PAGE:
It’s late afternoon, and fine snow is sifting down into Joan and Bill Hildreth’s woods in Montgomery, Vermont. Their property lies within a large expanse of forest on the edge of the northern Green Mountains. Four times a year, the Hildreths and their neighbors walk a three-mile route here, searching for animal tracks, claw marks, rubbed bark, and other signs of wildlife. In particular, they are on the lookout for evidence of black bear, moose, bobcat, and other animals fond of large, unfragmented blocks of forest.
The Hildreths monitor a section of forest that includes oak and beech stands, wetlands, a line of rocky cliffs, and a large stream – landscape features that attract different wild animals. It usually takes five hours for them to cover this transect, but today I’m getting an abridged version. With us are foresters Nancy Patch and Charlie Hancock, fellow members of the conservation group Cold Hollow to Canada.
Bill points out a paper birch with four parallel diagonal scratches – bear. “Before we took tracking, I walked by this tree a hundred times and never saw the claw marks,” he said. Tramping through the snow, we come across a trail of widely spaced prints in clusters of four. Joan sets down a waterproof tracking guide with life-size illustrations and measures the prints. Everyone agrees it’s a fisher. “We found a fisher scent post,” Bill recalls, explaining that it is a spot where this member of the weasel family marks its territory and communicates with potential mates. Eager to share their discovery, Joan and Bill lead us up a hill to what turns out to be a tiny tree stump. Squatting down, Joan waves me over to see the fine hairs caught in splintered wood.
Later, a series of roundish footprints catches Patch’s eye. Everyone stops. “This one looks really classic,” says Patch, pointing out the asymmetrical toe pattern and lack of claw marks that indicate a feline instead of a canine. “We know bobcats are in the area, but they’re not very common,” says Joan. “We’re pretty excited if we see cat tracks.”
Cold Hollow to Canada is a volunteer organization focused on education, land-use planning, forest management, and land conservation in seven towns in eastern Franklin County. On a small scale, they’re working as citizen scientists to gather data on wildlife habitat. Members train with professional tracker Susan Morse, and then record animal comings and goings on the Cold Hollow website. Over five, ten, or 15 years, the data they collect will help identify important wildlife corridors in the region.
On a larger scale, they’re working with landowners who wish to conserve their forestland and with towns to encourage them to incorporate forest conservation into their town plans. They’ve helped establish conservation commissions in three towns, and are working with local governments to develop zoning bylaws that would minimize forest fragmentation. All of this is in service of a larger goal: to maintain the ecological connections in the Northern Appalachian/Acadian forest, the great northeastern forest of the U.S. and Canada.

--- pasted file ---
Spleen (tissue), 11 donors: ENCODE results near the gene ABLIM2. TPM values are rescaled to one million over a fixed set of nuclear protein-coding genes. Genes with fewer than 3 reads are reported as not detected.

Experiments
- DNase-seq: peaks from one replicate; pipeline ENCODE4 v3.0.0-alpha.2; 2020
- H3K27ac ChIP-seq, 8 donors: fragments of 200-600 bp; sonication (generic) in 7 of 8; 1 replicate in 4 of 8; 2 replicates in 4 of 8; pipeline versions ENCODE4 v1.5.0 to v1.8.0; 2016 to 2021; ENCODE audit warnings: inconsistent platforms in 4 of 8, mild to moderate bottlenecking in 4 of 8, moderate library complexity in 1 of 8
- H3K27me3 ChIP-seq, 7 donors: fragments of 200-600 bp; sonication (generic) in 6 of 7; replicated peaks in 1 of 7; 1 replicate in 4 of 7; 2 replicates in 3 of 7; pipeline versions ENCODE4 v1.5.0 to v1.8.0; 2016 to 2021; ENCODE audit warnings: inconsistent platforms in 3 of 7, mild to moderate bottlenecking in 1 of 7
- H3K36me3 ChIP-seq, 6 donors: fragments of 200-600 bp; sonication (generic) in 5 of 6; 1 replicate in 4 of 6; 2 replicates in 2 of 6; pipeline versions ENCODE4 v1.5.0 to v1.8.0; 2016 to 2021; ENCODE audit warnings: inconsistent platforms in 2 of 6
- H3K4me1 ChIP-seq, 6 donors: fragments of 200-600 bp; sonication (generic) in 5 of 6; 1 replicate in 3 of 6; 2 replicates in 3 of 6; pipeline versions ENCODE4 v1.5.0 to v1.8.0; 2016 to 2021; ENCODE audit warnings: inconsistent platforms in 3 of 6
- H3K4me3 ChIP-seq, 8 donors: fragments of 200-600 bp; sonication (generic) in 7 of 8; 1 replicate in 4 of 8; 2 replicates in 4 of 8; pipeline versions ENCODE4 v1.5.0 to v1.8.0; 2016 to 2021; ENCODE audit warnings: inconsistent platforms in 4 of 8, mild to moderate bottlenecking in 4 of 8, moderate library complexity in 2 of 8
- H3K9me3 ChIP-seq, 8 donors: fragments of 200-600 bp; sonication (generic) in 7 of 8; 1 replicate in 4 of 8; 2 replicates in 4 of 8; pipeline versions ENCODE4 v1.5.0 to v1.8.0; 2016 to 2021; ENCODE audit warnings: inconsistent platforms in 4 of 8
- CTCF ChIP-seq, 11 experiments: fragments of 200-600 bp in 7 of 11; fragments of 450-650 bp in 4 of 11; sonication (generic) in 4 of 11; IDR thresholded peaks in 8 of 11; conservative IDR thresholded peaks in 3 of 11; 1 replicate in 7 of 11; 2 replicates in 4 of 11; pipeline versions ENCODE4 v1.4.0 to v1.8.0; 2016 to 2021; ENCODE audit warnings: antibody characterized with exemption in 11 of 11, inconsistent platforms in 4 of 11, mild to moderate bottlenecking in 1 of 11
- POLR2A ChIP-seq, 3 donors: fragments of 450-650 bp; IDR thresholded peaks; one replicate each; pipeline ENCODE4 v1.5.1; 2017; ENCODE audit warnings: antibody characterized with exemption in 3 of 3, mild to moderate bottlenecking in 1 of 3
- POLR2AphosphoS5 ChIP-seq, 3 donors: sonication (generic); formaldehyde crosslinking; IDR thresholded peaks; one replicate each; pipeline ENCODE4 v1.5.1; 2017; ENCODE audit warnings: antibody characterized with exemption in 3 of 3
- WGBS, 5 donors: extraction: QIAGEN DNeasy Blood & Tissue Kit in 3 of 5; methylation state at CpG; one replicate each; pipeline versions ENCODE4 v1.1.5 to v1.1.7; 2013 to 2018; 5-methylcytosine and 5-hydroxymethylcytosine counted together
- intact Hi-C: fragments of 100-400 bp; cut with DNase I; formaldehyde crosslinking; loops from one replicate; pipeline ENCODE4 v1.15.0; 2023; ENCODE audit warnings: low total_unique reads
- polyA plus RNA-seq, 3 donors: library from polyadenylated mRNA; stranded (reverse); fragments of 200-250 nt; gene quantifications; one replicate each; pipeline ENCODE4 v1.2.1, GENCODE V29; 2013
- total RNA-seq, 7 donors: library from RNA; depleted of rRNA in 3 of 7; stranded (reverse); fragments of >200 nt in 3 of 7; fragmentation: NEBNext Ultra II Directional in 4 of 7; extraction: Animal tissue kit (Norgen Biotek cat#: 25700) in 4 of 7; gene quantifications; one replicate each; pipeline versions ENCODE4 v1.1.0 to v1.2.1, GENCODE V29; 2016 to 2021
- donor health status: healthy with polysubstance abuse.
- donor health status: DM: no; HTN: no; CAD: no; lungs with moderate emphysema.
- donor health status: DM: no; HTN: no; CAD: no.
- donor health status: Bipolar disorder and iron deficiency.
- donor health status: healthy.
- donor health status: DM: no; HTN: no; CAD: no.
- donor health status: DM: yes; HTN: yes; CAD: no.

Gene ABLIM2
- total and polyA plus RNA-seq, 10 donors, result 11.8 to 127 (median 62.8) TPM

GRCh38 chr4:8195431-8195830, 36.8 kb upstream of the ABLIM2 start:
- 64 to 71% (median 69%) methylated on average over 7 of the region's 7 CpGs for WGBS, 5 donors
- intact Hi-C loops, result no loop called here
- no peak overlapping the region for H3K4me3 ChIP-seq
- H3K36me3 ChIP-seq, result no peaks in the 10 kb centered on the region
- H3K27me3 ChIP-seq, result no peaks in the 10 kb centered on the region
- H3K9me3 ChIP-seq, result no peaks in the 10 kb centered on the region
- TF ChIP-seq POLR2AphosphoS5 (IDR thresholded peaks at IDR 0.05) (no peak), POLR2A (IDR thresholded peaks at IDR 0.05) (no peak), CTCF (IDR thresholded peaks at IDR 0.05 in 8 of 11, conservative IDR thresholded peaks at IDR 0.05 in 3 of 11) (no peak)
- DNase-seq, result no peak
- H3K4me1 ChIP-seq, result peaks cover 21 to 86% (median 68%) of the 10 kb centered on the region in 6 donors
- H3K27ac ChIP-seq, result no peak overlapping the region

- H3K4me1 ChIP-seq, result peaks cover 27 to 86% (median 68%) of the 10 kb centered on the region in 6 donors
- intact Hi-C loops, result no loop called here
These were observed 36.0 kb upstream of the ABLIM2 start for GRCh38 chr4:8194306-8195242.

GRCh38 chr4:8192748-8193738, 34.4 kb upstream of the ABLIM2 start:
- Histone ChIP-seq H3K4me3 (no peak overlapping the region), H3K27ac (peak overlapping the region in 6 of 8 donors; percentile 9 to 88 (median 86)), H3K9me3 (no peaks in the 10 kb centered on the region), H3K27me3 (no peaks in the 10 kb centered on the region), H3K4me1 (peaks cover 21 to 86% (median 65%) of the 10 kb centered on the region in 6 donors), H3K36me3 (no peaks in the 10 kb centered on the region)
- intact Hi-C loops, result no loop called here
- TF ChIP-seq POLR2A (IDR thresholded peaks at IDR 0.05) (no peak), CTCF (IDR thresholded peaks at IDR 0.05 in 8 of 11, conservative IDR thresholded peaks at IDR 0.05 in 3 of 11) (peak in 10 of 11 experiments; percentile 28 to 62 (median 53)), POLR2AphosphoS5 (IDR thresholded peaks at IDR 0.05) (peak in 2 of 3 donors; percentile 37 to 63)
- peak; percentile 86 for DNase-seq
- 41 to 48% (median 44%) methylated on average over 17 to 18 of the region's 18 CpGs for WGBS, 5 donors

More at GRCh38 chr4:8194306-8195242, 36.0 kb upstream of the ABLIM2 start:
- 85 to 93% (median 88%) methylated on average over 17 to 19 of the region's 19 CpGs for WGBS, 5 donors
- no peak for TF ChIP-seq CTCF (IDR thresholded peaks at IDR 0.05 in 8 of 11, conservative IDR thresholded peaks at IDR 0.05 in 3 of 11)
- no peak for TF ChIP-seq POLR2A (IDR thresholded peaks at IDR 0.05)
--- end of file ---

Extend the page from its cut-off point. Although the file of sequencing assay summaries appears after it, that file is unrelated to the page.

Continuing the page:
From Global to Local
Growing up in Enosburg, Vermont, near the Canadian border, Nancy Patch always knew she wanted to be a forester. She became the first girl in her high school to study forestry, after fighting to take the vocational classes. She still lives in Enosburg, on 200 acres of woods in a small house that her husband, a logger, built. A consulting forester for 20 years, Patch is now the Franklin-Grand Isle county forester for the state of Vermont. She serves on the Enosburg Conservation Commission, and has long been involved in local conservation issues.
Patch recalled the “aha” moment that led to the start of Cold Hollow. In April 2008, she attended a presentation given to the commission, about the research of Two Countries, One Forest – a collaboration of Canadian and U.S. organizations seeking to conserve and restore the Northern Appalachian/Acadian forest. This region encompasses 80 million acres along the spine of the Appalachian Mountains, from the Adirondacks to Nova Scotia. Its woods, wetlands, and waterways harbor a rich diversity of plants and animals, support much of the region’s economy, and define its way of life. Although 5.4 million people live within its bounds, nighttime satellite images show vast expanses of dark.
The region’s biological diversity depends on these expanses. Wild animals need safe pathways between habitat blocks so they can disperse to new territory, mix with different populations, and diversify their gene pool. So far, the Northern Appalachian region has lost very few of the species found in colonial times. But this could change if the forest’s fabric is further frayed by suburban and industrial development.
Two Countries, One Forest identified five large, ecologically irreplaceable zones that tie the entire forest together but are at great risk of being fragmented. One of them is the 1.8-million-acre Northern Greens, where Vermont’s Green Mountains flow across the border to Quebec’s Sutton Range. “It was an eye-opener to see that what we do in our community makes a difference in a global way,” said Patch.
Soon, the Enosburg Conservation Commission was inviting people in the area to identify lands they valued the most. “People were circling places they liked to hunt and fish, places they liked to hike, places that were really important to the wood products industry,” said Hancock, a young forester who had recently moved to the area to take over Patch’s consulting business. “You got a lot of overlap. Certain areas started to pop up as being a really important part of our region.” It turned out that the places people cared about were also essential for wildlife.
At a subsequent meeting, volunteers stepped forward to start a region-wide group to protect those places, naming it after the landscape it covers, from the southern Cold Hollow Mountains to the Canadian border.